I’ve finally cut my teeth on a technical, public presentation on SQL Server.
This wasn’t explaining to a bunch of co-workers and managers about the latest features in SQL Server 2012. It wasn’t sharing my understanding of whatever piece of Scripture we were studying in church. It wasn’t addressing a group of parents about our team’s achievements over the last season. This was a group of my peers who potentially knew as much or more about the subject matter and, being in IT, we’re probably not afraid to let me know when I was wrong.
My first mistake: the topic for the presentation was way too large, Database mirroring with Transparent Data Encryption. I chose the subject because I was familiar with the technical aspects and figured that I could spin it as ‘High Availability and passing an audit at the same time’. I had already done it in my environments so felt comfortable presenting…my relaxed demeanor was one area I received compliments.
The day of the presentation I discovered that the computer I had brought from home had suffered a failure. I was using it, a cross-over cable and my laptop to simulate server to server communication (for the mirroring). I scrambled to get mirroring working between two instances on my laptop to no avail (some of you saw my #SQLHELP tweet). The site where the presentation was being held did not offer WiFi, but I had a cellular dongal (borrowed from wife) and could remote into my test servers at work. This was a last resort; it also meant a live demo.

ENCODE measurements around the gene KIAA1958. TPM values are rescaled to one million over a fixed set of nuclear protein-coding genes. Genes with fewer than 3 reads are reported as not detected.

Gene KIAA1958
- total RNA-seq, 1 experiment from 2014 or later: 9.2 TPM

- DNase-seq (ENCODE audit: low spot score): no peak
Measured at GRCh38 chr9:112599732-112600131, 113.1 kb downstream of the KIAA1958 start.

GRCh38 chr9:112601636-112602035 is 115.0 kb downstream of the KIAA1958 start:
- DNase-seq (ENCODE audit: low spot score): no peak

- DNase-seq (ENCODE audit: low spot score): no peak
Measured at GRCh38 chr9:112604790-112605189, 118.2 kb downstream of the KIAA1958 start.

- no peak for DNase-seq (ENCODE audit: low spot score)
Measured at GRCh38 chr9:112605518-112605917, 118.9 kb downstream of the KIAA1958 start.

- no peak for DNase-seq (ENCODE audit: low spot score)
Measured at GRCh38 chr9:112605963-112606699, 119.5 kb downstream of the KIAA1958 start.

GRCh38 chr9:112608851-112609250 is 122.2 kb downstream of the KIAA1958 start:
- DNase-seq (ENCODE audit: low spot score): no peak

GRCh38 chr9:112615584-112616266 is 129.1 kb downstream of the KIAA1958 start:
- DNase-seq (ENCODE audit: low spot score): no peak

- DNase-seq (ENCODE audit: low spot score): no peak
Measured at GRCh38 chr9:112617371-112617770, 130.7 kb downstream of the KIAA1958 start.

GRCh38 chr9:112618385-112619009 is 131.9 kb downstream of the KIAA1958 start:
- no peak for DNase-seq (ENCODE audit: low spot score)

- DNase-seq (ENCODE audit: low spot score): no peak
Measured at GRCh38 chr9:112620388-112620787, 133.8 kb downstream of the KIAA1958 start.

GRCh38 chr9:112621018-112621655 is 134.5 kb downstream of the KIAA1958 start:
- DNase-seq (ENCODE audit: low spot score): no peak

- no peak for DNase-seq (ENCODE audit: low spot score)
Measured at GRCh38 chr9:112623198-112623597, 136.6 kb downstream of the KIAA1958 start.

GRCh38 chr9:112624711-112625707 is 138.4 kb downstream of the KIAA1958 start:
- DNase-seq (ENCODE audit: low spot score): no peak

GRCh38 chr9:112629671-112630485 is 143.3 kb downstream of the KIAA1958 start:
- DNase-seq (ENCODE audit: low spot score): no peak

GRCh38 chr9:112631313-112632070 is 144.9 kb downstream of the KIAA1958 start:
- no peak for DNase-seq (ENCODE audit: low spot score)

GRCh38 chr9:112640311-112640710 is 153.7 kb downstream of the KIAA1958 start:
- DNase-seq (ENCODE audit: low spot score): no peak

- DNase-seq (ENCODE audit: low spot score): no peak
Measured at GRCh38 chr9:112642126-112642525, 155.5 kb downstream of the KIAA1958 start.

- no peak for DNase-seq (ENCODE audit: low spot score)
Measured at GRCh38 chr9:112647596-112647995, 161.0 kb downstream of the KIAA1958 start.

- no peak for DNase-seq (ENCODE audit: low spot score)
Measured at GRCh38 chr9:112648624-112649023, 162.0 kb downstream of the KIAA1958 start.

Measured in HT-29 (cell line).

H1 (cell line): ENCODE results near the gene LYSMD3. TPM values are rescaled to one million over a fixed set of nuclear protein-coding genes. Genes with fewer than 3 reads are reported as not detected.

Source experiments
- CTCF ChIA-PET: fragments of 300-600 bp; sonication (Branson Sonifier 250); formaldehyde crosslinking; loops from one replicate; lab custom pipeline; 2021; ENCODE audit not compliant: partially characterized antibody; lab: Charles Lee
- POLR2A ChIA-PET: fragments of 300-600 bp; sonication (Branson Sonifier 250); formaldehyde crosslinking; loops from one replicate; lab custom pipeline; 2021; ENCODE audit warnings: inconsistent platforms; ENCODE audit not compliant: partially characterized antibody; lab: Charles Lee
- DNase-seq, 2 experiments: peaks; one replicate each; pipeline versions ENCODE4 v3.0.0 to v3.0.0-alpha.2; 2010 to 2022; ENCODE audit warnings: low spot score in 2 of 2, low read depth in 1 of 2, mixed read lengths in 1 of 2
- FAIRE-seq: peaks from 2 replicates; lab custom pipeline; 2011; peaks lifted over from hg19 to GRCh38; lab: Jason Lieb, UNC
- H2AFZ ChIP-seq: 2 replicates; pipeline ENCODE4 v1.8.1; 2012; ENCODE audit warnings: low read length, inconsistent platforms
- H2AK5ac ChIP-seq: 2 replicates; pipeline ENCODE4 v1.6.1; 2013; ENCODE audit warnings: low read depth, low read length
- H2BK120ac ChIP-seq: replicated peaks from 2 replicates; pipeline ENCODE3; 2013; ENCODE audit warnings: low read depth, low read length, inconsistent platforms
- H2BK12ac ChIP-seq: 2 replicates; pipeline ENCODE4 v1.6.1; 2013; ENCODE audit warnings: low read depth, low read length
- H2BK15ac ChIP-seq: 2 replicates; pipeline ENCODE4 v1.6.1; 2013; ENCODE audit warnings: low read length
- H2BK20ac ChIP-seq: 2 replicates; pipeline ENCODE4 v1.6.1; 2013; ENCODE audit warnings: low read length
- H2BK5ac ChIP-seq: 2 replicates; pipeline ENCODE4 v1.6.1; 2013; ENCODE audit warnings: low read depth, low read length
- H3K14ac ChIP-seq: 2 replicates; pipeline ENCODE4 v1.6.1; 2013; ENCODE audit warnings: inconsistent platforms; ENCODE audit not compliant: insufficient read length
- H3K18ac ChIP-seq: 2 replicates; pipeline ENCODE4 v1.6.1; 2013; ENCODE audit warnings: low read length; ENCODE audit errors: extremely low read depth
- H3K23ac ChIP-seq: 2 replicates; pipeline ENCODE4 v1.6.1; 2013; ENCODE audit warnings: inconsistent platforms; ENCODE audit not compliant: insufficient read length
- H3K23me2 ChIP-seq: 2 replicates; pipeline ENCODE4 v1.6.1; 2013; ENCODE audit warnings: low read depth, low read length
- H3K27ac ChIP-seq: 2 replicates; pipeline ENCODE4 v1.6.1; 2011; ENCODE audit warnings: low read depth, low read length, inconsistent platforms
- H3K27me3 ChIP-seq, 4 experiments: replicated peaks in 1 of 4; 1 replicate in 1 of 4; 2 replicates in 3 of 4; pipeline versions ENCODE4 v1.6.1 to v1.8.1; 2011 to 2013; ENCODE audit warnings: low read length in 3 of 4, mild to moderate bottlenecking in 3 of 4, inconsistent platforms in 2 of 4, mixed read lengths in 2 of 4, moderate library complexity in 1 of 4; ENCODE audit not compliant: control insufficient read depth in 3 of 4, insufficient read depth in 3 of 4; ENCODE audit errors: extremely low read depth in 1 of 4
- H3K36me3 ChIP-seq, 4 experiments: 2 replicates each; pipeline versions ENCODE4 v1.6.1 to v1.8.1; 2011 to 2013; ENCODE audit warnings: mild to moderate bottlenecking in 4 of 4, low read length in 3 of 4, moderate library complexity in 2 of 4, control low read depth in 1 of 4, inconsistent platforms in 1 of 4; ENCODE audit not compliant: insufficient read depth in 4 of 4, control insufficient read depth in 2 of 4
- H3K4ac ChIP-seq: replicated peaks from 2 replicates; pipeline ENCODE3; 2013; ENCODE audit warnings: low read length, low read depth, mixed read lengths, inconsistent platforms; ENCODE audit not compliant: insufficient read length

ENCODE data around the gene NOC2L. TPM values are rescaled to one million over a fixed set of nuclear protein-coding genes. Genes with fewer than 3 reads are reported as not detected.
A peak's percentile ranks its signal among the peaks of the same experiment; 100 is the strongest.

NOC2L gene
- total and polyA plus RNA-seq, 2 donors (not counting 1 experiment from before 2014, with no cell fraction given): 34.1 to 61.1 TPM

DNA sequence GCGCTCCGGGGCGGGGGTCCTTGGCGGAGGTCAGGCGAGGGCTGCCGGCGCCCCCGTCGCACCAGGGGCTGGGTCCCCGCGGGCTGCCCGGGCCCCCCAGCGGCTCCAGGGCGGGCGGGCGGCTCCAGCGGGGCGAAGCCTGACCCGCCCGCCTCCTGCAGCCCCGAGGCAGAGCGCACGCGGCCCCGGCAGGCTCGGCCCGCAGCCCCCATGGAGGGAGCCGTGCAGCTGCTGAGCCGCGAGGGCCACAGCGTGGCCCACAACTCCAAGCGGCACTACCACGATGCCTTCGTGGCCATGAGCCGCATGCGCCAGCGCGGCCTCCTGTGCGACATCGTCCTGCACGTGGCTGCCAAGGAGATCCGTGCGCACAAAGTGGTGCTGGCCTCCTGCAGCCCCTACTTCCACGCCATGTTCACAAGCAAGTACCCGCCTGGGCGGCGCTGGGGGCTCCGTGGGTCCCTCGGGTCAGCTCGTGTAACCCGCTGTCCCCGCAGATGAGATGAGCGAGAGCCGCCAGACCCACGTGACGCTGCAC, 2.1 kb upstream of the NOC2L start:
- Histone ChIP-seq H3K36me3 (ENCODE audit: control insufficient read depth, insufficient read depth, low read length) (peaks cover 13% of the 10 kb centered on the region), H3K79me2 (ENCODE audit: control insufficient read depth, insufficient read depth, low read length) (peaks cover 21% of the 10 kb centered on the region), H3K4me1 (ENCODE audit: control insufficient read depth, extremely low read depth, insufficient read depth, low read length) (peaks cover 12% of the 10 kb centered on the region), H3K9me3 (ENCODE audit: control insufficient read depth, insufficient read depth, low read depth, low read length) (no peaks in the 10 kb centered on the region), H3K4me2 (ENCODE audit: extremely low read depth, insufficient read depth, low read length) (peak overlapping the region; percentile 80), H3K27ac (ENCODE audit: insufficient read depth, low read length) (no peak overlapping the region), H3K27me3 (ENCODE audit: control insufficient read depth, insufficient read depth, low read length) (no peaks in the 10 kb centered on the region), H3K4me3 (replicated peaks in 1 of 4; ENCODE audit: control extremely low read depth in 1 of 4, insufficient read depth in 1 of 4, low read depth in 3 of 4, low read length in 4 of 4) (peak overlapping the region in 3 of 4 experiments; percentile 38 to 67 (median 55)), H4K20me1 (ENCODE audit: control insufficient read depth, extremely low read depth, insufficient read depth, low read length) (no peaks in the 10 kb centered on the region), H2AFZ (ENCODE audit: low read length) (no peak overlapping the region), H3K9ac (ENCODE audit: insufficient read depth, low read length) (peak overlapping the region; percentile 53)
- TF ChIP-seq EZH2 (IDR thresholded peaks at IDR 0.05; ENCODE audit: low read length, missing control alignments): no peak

I arrived early and tested my cell connection: 100% strong with full bars. Sweet, one potential speed bump behind me. We went through our normal meeting announcements and then it was my turn…I now had the Conch. A quick prayer to the DemoGods and I was off and running.
I had way too many windows open. My font size was too small. I switched context between servers often. The code was not fully commented. The last piece of the demonstration failed.
I was relaxed throughout. I was knowledgeable about the subject. I kept consistent eye contact with my audience. I engaged the audience regularly.
For what I had to overcome, it turned out fairly well. The feedback I received was constructive and positive which is a testament to our Sacramento user group. It gave me the confidence to want to do another.
I’m looking forward to my next opportunity…this time I’ll choose a topic that can be explained in 100 words or less.
Check out http://sac.sqlpass.org for my code and slide deck.